Project Scorpion

Project Scorpion

Regenerative vibration control for commercial engines

Increasingly stringent working regulations forces many companies to seek cost effective solutions to reducing noise and vibration, especially when workers may be operating plant for hours on end. Active and semi- active vibration control systems have been a common feature of luxury cars for some years; yet despite performing well tend to be overly complex and expensive to fit as standard on most commercial vehicles. An opportunity exists to develop a simple system designed for larger, more robust diesel powered vehicles. A vibration absorber, which isolates vibration through a system of sprung masses, provides an advantage over conventional engine mounts it they can easily be retrofitted to existing equipment.

Mass damping systems are not new, but using this principle to actively control the vibration transmissibility over a range of frequencies is something that has never been tried before. Electro-mechanical regulation of the kinematic properties of the sprung mass allows an active control scheme to be applied to a previously passive system. Because the device is working to absorb the vibration energy to which it is subjected; an induced voltage should always be greater than the voltage required to regulate the sprung mass, therefore there should always be a positive electrical energy output from the device. This resultant power could be used to charge the vehicle battery, or power auxiliary systems. The construction of the device has been optimised to make it as efficient as possible.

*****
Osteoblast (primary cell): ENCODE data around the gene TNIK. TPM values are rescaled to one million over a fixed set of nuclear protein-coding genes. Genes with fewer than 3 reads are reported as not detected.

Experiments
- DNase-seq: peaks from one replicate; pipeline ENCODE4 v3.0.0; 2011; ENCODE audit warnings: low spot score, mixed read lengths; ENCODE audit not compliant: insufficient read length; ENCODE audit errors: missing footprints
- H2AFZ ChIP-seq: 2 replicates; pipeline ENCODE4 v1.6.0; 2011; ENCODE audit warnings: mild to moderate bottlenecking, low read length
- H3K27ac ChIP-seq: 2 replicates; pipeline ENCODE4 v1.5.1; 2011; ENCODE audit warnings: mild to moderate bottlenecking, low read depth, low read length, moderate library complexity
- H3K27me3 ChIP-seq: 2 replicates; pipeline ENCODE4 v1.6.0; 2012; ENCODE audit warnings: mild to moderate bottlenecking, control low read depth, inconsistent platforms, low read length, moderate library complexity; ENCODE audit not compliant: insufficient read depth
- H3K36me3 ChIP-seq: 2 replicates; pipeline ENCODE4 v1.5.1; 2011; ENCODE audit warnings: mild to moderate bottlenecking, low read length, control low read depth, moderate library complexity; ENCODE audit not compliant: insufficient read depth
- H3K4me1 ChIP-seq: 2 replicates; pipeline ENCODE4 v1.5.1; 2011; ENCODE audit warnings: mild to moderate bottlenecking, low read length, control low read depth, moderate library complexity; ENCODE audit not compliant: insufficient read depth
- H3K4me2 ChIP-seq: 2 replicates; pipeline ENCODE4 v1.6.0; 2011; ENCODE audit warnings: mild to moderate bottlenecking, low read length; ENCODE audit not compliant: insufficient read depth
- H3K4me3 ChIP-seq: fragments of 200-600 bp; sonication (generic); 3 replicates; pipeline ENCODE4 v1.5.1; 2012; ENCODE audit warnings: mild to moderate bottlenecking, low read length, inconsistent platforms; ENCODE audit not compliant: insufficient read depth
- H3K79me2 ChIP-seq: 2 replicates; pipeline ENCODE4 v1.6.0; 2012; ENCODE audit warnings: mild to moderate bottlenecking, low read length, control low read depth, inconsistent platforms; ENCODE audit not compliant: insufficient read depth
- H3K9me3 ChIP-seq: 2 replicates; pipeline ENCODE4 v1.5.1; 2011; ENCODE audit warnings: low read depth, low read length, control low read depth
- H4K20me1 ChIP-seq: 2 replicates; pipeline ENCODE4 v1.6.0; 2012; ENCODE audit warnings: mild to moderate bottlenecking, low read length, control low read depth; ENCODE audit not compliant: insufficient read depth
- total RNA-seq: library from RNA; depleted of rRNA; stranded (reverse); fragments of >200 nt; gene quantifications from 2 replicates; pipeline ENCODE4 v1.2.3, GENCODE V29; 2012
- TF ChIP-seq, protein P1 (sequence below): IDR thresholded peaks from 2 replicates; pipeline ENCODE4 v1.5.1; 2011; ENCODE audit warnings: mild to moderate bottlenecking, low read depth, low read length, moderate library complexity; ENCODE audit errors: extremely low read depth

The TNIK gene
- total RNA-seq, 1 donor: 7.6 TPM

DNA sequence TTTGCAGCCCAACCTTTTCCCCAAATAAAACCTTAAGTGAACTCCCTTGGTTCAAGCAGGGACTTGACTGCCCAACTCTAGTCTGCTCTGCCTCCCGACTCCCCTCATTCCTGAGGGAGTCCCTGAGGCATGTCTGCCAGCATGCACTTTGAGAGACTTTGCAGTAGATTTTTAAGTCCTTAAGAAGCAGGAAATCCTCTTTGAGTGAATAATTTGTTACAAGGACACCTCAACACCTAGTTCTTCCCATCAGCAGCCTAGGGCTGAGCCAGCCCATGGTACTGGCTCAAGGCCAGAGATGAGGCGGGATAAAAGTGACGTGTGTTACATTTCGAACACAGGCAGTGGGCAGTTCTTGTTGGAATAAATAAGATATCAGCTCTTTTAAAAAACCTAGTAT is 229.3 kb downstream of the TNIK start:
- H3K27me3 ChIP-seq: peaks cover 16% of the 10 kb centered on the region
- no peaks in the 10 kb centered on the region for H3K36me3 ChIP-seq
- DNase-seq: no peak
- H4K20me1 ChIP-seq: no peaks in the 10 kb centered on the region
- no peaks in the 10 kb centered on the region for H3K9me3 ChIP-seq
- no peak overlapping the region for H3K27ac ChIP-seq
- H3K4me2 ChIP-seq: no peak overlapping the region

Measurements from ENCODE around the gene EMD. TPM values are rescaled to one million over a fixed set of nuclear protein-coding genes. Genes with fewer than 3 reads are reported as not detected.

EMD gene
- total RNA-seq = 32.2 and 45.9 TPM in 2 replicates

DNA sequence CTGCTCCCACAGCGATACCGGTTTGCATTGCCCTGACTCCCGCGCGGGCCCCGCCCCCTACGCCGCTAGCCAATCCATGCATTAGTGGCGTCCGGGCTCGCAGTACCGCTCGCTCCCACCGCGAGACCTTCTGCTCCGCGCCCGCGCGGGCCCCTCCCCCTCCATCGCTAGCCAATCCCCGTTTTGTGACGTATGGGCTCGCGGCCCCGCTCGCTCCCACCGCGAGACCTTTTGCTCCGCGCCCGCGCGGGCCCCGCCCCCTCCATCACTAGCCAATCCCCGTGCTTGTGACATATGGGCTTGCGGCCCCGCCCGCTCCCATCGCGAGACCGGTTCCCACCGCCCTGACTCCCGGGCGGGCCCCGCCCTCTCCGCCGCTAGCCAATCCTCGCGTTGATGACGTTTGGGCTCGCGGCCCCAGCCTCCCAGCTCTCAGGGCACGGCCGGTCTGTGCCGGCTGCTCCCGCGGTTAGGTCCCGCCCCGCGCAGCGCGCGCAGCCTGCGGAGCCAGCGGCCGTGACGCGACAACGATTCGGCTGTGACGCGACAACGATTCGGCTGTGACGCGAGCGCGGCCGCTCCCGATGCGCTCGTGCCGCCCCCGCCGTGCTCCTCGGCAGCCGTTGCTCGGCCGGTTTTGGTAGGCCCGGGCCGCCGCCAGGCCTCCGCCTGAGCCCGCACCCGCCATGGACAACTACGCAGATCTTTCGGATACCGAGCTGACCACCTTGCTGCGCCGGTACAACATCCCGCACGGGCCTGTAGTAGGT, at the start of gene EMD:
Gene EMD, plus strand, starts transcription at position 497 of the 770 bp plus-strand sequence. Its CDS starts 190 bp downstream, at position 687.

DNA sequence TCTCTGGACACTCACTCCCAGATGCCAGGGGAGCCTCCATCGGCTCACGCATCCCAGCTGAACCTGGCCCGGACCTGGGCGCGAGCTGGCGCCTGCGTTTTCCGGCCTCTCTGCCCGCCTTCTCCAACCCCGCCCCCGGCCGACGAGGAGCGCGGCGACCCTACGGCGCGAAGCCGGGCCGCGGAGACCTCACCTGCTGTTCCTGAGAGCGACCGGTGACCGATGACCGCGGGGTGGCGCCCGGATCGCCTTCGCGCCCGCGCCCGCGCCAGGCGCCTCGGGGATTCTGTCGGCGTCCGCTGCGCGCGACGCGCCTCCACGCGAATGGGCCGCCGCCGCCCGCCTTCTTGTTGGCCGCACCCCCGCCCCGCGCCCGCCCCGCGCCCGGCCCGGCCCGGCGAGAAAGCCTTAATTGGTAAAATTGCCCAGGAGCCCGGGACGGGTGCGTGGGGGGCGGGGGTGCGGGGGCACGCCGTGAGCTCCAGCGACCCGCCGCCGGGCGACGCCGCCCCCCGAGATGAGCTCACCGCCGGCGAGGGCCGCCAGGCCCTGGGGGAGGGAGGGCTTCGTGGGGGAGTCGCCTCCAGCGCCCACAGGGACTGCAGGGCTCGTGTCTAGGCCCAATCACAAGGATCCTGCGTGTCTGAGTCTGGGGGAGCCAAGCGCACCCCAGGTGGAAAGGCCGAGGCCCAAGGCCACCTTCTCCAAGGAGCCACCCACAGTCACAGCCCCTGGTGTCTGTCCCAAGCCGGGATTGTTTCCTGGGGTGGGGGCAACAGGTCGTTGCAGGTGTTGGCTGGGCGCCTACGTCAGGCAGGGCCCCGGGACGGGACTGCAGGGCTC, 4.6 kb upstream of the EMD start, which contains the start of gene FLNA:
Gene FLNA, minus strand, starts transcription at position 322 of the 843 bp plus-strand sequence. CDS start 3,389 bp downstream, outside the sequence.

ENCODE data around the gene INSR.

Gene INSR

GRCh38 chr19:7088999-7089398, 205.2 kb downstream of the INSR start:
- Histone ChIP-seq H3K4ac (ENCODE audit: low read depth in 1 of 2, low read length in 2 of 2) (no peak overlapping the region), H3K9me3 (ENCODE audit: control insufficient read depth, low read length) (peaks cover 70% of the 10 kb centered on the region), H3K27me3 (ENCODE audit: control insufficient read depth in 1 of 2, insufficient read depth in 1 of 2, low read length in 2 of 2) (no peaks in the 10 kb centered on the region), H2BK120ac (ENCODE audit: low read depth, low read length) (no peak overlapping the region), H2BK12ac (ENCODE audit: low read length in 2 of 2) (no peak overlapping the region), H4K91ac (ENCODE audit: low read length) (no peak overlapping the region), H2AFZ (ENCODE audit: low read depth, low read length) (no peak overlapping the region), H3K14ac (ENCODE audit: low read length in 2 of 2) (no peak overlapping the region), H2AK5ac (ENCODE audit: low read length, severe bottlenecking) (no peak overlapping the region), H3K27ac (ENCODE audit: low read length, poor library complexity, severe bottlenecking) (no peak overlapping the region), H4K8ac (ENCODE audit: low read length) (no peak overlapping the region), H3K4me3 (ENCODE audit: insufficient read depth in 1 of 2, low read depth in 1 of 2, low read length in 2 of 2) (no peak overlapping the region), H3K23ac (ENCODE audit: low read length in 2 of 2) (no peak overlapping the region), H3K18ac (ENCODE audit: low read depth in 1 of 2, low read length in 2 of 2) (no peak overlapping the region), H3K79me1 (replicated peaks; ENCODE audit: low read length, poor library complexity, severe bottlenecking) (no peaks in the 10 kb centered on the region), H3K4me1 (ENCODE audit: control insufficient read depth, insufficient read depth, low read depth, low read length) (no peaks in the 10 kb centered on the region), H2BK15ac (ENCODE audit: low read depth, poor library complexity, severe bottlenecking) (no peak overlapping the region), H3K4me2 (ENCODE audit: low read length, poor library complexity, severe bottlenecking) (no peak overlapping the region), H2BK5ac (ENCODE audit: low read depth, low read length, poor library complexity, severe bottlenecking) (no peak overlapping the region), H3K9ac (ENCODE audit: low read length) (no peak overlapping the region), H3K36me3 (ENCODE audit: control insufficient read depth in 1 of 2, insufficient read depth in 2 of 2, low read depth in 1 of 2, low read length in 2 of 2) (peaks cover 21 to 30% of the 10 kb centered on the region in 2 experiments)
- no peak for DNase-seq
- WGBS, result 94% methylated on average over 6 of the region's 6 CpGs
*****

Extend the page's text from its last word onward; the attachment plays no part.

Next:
High performance springs support a special nickel-steel mass, which has very low magnetic impedance, and the Neodymium magnets at the heart of the device are the most powerful on the market. The free and fast movement of components is ensured through the use of low friction materials, which eliminate the requirement for oil lubrication and extend maintenance intervals. The unit is contained within a robust steel shell that also acts to amplify the effectiveness of the electro-mechanical control system.

IP has been secured, and Brunel’s Commercialisation Office are now advising on future potential.